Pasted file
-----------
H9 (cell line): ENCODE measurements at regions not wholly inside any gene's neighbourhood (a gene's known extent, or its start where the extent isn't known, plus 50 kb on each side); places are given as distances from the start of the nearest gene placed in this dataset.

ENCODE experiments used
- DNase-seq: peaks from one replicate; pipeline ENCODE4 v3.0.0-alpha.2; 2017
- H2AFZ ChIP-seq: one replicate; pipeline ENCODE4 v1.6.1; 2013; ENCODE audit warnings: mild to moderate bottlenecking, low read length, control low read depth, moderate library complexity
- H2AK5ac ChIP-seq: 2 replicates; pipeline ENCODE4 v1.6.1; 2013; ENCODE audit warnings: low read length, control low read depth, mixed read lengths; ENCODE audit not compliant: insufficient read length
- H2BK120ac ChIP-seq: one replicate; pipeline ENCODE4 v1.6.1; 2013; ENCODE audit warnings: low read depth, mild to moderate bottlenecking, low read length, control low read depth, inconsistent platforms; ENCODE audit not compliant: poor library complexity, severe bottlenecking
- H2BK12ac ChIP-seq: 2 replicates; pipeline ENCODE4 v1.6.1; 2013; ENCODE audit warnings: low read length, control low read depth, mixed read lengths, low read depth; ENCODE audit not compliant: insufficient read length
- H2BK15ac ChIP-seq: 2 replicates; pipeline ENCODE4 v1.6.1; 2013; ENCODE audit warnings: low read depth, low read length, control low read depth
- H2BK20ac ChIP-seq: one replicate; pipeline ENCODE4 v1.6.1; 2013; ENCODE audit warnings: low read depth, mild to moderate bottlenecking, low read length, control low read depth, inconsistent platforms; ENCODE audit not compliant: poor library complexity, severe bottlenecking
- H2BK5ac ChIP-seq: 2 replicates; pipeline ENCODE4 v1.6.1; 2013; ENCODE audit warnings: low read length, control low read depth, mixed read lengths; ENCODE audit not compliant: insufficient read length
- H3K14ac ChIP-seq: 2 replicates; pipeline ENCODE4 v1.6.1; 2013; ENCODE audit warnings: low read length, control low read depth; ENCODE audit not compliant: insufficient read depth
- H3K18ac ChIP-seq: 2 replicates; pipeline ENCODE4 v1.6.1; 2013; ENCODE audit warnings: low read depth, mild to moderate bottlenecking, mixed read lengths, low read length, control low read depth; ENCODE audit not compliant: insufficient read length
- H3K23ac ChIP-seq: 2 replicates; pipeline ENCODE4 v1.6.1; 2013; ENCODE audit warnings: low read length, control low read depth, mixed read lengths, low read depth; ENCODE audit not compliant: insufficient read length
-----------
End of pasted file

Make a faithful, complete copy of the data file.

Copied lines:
H9 (cell line): ENCODE measurements at regions not wholly inside any gene's neighbourhood (a gene's known extent, or its start where the extent isn't known, plus 50 kb on each side); places are given as distances from the start of the nearest gene placed in this dataset.

ENCODE experiments used
- DNase-seq: peaks from one replicate; pipeline ENCODE4 v3.0.0-alpha.2; 2017
- H2AFZ ChIP-seq: one replicate; pipeline ENCODE4 v1.6.1; 2013; ENCODE audit warnings: mild to moderate bottlenecking, low read length, control low read depth, moderate library complexity
- H2AK5ac ChIP-seq: 2 replicates; pipeline ENCODE4 v1.6.1; 2013; ENCODE audit warnings: low read length, control low read depth, mixed read lengths; ENCODE audit not compliant: insufficient read length
- H2BK120ac ChIP-seq: one replicate; pipeline ENCODE4 v1.6.1; 2013; ENCODE audit warnings: low read depth, mild to moderate bottlenecking, low read length, control low read depth, inconsistent platforms; ENCODE audit not compliant: poor library complexity, severe bottlenecking
- H2BK12ac ChIP-seq: 2 replicates; pipeline ENCODE4 v1.6.1; 2013; ENCODE audit warnings: low read length, control low read depth, mixed read lengths, low read depth; ENCODE audit not compliant: insufficient read length
- H2BK15ac ChIP-seq: 2 replicates; pipeline ENCODE4 v1.6.1; 2013; ENCODE audit warnings: low read depth, low read length, control low read depth
- H2BK20ac ChIP-seq: one replicate; pipeline ENCODE4 v1.6.1; 2013; ENCODE audit warnings: low read depth, mild to moderate bottlenecking, low read length, control low read depth, inconsistent platforms; ENCODE audit not compliant: poor library complexity, severe bottlenecking
- H2BK5ac ChIP-seq: 2 replicates; pipeline ENCODE4 v1.6.1; 2013; ENCODE audit warnings: low read length, control low read depth, mixed read lengths; ENCODE audit not compliant: insufficient read length
- H3K14ac ChIP-seq: 2 replicates; pipeline ENCODE4 v1.6.1; 2013; ENCODE audit warnings: low read length, control low read depth; ENCODE audit not compliant: insufficient read depth
- H3K18ac ChIP-seq: 2 replicates; pipeline ENCODE4 v1.6.1; 2013; ENCODE audit warnings: low read depth, mild to moderate bottlenecking, mixed read lengths, low read length, control low read depth; ENCODE audit not compliant: insufficient read length
- H3K23ac ChIP-seq: 2 replicates; pipeline ENCODE4 v1.6.1; 2013; ENCODE audit warnings: low read length, control low read depth, mixed read lengths, low read depth; ENCODE audit not compliant: insufficient read length